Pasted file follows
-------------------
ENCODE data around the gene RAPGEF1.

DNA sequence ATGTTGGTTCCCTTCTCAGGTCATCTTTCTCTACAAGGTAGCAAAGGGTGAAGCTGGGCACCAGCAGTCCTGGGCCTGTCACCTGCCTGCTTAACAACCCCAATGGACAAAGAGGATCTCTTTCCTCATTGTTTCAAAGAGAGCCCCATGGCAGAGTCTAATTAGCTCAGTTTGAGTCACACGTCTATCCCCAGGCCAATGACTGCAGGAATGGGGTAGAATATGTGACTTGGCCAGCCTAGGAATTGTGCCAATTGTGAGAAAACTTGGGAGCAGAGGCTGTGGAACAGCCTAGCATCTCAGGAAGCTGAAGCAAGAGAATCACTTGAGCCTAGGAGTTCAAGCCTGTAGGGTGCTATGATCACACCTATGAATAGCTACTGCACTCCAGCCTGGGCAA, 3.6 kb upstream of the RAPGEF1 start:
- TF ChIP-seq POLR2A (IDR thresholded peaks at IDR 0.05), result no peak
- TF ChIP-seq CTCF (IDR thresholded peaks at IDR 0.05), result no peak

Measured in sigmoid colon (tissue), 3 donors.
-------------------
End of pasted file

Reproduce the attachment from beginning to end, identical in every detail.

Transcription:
ENCODE data around the gene RAPGEF1.

DNA sequence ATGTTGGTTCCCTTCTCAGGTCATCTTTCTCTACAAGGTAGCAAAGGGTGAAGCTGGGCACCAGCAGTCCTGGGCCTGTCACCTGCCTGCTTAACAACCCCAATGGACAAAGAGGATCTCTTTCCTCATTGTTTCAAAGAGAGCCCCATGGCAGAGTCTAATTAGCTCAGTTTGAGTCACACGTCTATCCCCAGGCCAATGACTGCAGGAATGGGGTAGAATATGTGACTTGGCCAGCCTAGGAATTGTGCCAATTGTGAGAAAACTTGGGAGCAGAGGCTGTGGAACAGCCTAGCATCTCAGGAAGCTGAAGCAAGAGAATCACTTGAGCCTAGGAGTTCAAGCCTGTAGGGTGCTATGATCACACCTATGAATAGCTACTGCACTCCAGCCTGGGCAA, 3.6 kb upstream of the RAPGEF1 start:
- TF ChIP-seq POLR2A (IDR thresholded peaks at IDR 0.05), result no peak
- TF ChIP-seq CTCF (IDR thresholded peaks at IDR 0.05), result no peak

Measured in sigmoid colon (tissue), 3 donors.